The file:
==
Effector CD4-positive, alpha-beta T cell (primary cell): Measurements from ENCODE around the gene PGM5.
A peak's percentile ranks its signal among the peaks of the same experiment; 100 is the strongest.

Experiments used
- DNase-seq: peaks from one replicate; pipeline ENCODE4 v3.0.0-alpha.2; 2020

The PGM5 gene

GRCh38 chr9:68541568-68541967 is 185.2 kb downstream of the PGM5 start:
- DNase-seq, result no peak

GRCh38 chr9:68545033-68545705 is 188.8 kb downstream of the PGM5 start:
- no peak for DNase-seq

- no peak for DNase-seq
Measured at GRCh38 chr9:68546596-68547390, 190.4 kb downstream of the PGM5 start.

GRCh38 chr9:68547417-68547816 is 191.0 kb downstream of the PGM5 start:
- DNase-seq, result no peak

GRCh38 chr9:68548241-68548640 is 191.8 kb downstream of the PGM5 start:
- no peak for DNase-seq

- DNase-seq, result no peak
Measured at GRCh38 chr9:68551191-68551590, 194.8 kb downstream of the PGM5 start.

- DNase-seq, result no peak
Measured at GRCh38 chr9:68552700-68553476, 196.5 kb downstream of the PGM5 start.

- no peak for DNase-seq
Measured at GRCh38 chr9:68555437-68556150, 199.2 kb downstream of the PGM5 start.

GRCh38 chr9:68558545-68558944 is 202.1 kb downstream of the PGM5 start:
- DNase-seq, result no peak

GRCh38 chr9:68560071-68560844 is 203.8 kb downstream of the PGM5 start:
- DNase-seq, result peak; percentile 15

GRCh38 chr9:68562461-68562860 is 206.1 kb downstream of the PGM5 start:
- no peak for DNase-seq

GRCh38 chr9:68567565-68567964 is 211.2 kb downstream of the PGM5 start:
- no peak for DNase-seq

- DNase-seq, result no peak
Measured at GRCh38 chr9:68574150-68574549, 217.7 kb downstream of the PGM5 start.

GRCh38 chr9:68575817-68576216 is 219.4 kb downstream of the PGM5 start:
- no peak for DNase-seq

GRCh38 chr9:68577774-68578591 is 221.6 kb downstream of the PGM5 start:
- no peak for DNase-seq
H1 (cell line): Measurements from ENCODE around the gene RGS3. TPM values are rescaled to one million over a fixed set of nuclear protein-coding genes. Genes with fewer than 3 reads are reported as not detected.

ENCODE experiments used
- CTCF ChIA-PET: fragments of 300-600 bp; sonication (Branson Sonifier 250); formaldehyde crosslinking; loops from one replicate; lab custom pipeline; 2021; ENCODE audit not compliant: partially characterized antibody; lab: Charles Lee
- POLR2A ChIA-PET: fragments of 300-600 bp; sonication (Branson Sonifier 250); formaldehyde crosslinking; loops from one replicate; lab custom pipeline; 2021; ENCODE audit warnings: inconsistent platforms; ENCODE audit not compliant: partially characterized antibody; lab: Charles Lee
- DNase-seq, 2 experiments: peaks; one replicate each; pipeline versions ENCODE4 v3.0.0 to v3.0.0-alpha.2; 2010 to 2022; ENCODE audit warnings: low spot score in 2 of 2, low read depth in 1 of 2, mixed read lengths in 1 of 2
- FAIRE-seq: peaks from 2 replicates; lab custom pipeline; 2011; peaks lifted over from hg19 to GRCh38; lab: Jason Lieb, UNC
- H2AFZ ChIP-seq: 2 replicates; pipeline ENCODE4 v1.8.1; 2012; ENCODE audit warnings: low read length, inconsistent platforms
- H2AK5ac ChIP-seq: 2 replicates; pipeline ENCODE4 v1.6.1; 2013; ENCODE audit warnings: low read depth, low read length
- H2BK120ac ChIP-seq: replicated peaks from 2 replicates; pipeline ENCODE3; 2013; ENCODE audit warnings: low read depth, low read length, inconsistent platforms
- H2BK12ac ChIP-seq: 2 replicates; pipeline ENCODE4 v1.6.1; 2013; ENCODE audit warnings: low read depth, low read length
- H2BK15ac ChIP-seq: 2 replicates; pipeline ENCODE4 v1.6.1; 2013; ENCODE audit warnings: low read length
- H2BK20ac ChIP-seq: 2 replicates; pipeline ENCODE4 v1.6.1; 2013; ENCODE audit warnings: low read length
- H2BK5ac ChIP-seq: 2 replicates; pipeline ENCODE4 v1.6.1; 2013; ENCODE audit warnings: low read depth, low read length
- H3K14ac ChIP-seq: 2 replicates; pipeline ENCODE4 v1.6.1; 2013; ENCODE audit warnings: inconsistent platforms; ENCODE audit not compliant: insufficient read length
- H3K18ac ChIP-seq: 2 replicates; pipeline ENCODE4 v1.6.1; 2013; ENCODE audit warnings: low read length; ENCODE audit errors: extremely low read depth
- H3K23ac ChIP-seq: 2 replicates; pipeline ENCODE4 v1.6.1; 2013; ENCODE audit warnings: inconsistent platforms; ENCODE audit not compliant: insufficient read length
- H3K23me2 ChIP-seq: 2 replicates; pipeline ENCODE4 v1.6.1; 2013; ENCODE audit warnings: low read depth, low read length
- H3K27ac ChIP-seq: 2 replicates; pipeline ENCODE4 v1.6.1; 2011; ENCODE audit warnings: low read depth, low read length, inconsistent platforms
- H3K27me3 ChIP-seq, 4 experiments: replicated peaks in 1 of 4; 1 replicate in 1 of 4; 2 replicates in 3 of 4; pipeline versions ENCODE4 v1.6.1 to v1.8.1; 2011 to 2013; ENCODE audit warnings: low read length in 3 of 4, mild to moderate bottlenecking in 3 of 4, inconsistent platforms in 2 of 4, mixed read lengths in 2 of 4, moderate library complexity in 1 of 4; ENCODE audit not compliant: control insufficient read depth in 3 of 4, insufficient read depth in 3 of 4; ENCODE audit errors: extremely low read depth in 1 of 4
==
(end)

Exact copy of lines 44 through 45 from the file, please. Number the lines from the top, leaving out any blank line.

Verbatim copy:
- H2BK120ac ChIP-seq: replicated peaks from 2 replicates; pipeline ENCODE3; 2013; ENCODE audit warnings: low read depth, low read length, inconsistent platforms
- H2BK12ac ChIP-seq: 2 replicates; pipeline ENCODE4 v1.6.1; 2013; ENCODE audit warnings: low read depth, low read length